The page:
– Automation will not destroy all jobs
– Blockchain poised to shake up our lives
– Will quantum computers doom the blockchain?
– Artificial intelligence is a new electricity
– A machine will not hug you … but it may listen and offer advice
– Machine Learning. Computers coming of age
Nicely written. Refreshing to read that at least there are others willing to write as they see it and not follow popular/sanctioned narratives.
In my opinion, the greatest threat from giving out too much data is that at some later date you might be targeted by someone with an agenda. Some entity they’ve never even thought of, be it a government, criminals, a corporation, or something completely unforeseen can someday use the innocuous information everyone broadcasts to model your personality and affiliations, and then they can use that information to your detriment. The motivations an entity might have to do so are endless. But most people are stubbornly unwilling to consider the possibility that the freedoms and rights and privileges they enjoy might not always be there. I talk about how governments almost everywhere are becoming more authoritarian and more powerful, and I get called paranoid. No one wants to make even the slightest sacrifice because the possible futures I warn them about are barely imaginable, totally implausible to them. But their intuition means nothing, because their data will be there forever, and a lot can change in a few decades in ways nobody can predict. People have an availability heuristic bias that they just can not get over.
In 2020, there is going to be a lot of momentum behind three new types of machines: one that scans with the directx chip, one that provides a voice-recognition system that we already use on phones, and one that allows you to interact with your phone using your voice. These all seem extremely interesting, and I think the first new device we should explore is one that lets you see what you’re seeing in your phone, like Google Glass.
And then there will be some interesting new energy technologies to experiment with, including something that uses charging to deliver power to devices.
Like the title says, what are your predictions for the next five years in artificial intelligence? I have a few in mind.
Autonomous vehicles. I don’t think fully driverless cars will be legal yet, but I think more and more parts will become driverless in more vehicles. For example, maybe automatic braking at red lights, more sophisticated automatic collision avoidance, and maybe even auto parking in a parking lot. Baby steps.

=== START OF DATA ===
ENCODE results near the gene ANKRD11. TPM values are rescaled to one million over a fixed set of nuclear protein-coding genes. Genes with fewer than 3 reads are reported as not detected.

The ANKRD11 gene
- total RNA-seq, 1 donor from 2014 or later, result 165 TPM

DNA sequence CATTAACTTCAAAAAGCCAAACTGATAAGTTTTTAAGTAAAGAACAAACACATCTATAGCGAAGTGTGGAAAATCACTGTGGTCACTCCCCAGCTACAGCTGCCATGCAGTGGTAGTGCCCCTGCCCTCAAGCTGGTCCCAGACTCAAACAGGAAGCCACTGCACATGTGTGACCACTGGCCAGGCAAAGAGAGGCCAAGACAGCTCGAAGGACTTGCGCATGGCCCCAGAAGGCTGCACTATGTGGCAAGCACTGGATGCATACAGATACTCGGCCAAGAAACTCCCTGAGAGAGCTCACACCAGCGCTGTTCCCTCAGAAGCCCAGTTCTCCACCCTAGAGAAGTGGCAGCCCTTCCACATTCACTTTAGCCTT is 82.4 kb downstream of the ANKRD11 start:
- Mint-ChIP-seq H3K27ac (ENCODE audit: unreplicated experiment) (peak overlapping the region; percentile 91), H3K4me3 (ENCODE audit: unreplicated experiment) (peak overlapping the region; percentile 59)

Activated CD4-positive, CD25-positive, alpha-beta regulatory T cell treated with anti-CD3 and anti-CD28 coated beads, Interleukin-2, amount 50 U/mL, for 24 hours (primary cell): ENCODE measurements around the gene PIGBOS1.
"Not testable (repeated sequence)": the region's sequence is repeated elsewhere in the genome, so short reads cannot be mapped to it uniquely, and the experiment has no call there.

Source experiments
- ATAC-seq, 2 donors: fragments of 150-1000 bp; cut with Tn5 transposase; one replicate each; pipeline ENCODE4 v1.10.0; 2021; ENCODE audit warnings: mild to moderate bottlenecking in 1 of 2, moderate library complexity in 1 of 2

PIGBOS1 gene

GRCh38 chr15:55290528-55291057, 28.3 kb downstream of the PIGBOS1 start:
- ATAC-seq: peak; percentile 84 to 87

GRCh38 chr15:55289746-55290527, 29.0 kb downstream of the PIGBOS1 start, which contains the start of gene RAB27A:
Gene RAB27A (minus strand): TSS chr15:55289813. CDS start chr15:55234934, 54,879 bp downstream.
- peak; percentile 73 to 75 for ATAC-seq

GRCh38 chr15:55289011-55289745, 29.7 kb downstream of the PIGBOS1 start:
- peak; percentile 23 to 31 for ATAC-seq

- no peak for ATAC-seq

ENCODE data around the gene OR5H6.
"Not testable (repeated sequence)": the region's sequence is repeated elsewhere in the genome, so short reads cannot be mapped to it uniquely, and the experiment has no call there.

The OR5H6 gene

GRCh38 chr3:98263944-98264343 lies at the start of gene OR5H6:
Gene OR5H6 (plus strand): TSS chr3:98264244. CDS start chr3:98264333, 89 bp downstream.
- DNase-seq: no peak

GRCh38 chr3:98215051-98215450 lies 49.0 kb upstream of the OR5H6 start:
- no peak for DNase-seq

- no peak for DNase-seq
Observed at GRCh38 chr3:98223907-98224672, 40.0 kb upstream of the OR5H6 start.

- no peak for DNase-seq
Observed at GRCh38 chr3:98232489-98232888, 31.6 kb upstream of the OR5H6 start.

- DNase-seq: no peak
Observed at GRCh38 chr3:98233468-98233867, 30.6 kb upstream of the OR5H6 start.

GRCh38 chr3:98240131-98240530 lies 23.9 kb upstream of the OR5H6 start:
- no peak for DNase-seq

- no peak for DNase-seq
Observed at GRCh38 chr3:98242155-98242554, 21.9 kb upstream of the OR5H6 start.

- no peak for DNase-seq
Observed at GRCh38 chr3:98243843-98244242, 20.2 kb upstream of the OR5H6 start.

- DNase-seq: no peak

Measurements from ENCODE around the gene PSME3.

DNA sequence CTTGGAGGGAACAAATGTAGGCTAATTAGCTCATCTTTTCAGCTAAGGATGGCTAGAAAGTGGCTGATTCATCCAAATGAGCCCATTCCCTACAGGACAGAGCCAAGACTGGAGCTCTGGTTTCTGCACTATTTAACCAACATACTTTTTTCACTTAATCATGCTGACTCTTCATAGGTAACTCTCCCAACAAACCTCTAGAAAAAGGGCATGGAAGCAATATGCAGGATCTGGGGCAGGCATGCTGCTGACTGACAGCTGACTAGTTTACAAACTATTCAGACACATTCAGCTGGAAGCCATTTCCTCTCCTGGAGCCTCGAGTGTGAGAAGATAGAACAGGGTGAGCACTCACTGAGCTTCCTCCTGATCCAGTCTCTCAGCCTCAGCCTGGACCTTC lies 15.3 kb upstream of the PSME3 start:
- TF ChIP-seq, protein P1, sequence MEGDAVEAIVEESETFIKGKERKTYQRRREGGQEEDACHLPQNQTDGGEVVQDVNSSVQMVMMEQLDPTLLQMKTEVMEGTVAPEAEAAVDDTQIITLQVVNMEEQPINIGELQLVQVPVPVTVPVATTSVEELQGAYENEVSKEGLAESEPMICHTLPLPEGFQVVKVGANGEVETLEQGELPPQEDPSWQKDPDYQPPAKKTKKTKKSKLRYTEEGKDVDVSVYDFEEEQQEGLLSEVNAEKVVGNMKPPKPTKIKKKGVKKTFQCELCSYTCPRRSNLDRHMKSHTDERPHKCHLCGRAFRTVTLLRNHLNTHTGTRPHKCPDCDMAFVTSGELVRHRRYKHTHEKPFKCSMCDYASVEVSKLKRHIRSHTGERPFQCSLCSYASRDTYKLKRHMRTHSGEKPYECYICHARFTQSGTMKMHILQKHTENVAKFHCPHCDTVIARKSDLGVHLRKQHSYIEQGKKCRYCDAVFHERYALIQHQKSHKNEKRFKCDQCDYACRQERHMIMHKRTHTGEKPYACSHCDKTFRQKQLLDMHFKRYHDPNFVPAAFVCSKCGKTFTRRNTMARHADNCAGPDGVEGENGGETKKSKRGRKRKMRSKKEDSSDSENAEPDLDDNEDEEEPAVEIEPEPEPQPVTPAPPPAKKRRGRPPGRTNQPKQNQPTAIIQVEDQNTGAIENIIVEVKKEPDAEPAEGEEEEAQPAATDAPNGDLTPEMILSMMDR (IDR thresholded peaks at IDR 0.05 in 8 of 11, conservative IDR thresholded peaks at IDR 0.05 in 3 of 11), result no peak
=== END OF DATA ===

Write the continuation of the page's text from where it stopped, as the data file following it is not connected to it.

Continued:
Image manipulation will become more ubiquitous in apps. FaceApp was just the beginning.
5G is going to be rolled out in the next few years. Among other things it will make live streaming video very easy. Any image processing which might be done on a server may apply live machine learning-driven video enhancements, for example.
Great stuff Norbert Biedrzycki! Can not agree more.
Great article. Thank you
Imagine that you have all the tweets on a bank’s customer care page in Twitter. If you can somehow analyse these tweets and find out where are the customers facing an issue, and to what degree, will that be useful? Can banks leverage this insight to improve their services?
User. Always. Data cames from them
In the expanding world of the Internet of Things, entrepreneurs would be better off to remember two old adages: Resistance is futile, and if you can’t beat them join them. No matter its predicted benefit, the notion of change is hard to accept because people are settled into comfort zones and face resistance based on the status quo. Profiting from your information might be the best selling point. After all, everyone else will benefit from your data. Why not you?
Hi Norbert. Great stuff. Love your articles 🙂
Catchy title. Always data
We will see more and more deepfakes. The research in GAN architectures is still booming and with very good results.
Autonomous driving, even if not legal, will also boom in research, specially the computer vision side of it (And by extension the actual control the car).
We are also seeing some interest in other types of data (I think it was Facebook that released a paper using deep to resolve mathematical equations), which can open doors to new types of applications in Deep. This is, for me, the most interesting of all as it is an approach that is sometimes forgotten.
Also from the mathematical side there are some papers trying to give us lower/upper bounds to a given architecture (which could lead to more confidence in a given network in a mathematical sense).
Also quantum computing allied with machine learning is making its first steps with some cute papers and algorithms.